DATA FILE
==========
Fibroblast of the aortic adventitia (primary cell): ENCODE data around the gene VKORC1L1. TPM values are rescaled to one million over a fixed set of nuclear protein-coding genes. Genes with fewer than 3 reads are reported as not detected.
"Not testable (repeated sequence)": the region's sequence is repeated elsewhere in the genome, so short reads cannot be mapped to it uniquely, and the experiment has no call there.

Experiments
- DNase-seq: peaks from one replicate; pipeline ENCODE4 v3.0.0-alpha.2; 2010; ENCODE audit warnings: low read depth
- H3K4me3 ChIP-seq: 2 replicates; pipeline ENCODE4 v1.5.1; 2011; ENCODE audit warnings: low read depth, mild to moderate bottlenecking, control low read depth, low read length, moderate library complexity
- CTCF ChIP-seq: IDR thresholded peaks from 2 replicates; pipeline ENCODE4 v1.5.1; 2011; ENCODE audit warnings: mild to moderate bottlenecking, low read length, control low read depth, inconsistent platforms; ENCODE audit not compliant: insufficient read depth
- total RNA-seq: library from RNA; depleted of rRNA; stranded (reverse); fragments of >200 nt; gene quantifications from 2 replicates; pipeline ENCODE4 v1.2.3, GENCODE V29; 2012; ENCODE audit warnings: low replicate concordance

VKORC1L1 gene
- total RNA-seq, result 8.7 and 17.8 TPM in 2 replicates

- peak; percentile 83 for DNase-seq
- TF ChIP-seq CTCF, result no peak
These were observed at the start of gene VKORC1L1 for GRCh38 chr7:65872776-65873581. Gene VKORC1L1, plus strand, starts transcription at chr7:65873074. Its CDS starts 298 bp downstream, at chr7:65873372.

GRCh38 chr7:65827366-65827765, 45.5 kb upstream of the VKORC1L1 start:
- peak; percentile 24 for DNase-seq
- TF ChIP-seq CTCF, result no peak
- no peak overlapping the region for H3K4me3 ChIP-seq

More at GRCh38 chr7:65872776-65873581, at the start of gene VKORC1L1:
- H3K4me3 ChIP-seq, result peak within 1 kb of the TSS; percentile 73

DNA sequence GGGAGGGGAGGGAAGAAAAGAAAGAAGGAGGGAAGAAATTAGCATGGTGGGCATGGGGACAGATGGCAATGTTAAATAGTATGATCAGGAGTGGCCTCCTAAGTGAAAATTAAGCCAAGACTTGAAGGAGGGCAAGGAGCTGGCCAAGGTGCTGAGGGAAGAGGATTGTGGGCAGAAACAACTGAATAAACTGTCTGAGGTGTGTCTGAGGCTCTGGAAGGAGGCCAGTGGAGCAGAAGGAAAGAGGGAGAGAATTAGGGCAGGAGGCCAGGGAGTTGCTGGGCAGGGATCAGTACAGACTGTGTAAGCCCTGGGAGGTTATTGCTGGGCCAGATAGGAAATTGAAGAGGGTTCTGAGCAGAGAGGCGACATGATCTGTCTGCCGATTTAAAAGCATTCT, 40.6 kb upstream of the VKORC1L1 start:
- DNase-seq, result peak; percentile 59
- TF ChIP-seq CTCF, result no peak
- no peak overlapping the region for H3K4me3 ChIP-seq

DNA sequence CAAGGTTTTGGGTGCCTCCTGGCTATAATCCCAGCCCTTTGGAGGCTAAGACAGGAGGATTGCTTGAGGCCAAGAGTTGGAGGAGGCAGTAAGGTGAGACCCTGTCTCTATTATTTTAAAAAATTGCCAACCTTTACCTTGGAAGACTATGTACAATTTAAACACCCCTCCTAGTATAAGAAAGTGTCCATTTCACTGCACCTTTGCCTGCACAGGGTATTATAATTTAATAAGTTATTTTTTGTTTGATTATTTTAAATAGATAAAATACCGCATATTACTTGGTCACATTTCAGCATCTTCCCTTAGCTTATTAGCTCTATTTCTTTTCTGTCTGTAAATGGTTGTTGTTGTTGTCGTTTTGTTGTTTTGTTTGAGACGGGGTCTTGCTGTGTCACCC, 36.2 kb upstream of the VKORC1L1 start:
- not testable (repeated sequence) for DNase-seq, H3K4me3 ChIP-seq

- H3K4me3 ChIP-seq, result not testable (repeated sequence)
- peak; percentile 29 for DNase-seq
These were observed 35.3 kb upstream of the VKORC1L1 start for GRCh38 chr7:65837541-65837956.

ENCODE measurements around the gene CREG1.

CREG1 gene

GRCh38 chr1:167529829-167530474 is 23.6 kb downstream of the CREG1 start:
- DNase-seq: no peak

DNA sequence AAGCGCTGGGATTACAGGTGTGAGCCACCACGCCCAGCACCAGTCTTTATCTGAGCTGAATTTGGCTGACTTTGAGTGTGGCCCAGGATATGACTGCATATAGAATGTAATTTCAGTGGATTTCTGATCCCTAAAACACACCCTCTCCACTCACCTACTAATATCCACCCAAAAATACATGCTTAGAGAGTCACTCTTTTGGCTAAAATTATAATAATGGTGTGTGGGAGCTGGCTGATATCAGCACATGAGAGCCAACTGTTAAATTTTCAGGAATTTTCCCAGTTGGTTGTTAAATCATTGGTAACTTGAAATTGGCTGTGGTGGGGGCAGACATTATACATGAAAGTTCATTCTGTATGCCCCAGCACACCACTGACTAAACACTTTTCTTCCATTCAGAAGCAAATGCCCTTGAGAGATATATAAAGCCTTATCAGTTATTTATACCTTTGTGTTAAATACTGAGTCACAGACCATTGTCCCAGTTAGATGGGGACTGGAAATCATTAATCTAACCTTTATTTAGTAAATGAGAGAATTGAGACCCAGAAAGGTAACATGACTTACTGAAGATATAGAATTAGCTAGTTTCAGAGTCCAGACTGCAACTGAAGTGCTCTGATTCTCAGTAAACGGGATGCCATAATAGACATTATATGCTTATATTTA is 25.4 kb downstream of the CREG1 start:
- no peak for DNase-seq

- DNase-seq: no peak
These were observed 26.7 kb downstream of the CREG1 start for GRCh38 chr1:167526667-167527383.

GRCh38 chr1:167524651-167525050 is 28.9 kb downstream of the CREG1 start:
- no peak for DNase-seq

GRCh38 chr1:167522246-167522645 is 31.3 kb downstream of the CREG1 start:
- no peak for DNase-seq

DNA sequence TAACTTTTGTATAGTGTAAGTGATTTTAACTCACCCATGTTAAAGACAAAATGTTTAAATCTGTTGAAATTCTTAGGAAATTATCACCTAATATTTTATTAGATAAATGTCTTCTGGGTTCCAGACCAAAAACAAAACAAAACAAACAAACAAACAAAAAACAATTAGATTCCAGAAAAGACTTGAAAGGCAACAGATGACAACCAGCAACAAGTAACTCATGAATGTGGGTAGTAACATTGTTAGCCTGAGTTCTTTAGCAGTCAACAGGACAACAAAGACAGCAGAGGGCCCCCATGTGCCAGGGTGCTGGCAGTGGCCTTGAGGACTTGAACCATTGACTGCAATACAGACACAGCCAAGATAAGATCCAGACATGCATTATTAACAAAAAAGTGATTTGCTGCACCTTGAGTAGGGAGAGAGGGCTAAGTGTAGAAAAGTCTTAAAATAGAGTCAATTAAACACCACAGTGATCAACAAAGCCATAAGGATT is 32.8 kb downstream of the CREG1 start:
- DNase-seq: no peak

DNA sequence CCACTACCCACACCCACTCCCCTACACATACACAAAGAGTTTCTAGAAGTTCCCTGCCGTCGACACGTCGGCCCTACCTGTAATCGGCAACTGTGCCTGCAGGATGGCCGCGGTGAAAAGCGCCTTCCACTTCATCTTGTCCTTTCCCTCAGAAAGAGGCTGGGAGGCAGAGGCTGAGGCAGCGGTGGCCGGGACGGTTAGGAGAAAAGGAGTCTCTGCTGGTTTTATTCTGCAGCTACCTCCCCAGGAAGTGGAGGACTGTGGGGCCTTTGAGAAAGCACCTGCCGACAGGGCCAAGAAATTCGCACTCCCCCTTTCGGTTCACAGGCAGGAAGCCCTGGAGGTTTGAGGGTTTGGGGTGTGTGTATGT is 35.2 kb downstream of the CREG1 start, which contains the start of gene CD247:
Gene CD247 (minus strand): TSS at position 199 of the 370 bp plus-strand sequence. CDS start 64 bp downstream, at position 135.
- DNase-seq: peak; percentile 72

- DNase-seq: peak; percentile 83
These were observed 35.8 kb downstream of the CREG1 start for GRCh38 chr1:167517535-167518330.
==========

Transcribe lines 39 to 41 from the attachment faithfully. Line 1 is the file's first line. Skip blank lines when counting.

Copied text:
- no peak for DNase-seq

DNA sequence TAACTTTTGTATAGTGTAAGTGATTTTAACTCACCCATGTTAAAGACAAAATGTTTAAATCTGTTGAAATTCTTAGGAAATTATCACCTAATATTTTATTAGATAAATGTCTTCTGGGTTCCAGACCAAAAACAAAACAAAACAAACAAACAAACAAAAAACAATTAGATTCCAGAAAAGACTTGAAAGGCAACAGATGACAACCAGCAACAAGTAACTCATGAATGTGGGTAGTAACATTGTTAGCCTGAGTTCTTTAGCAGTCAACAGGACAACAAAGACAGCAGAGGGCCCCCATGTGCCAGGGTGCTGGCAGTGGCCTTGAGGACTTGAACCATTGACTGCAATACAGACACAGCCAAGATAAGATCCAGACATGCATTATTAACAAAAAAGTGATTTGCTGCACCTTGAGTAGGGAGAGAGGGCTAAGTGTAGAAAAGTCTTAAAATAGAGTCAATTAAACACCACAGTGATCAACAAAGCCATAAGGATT is 32.8 kb downstream of the CREG1 start:
- DNase-seq: no peak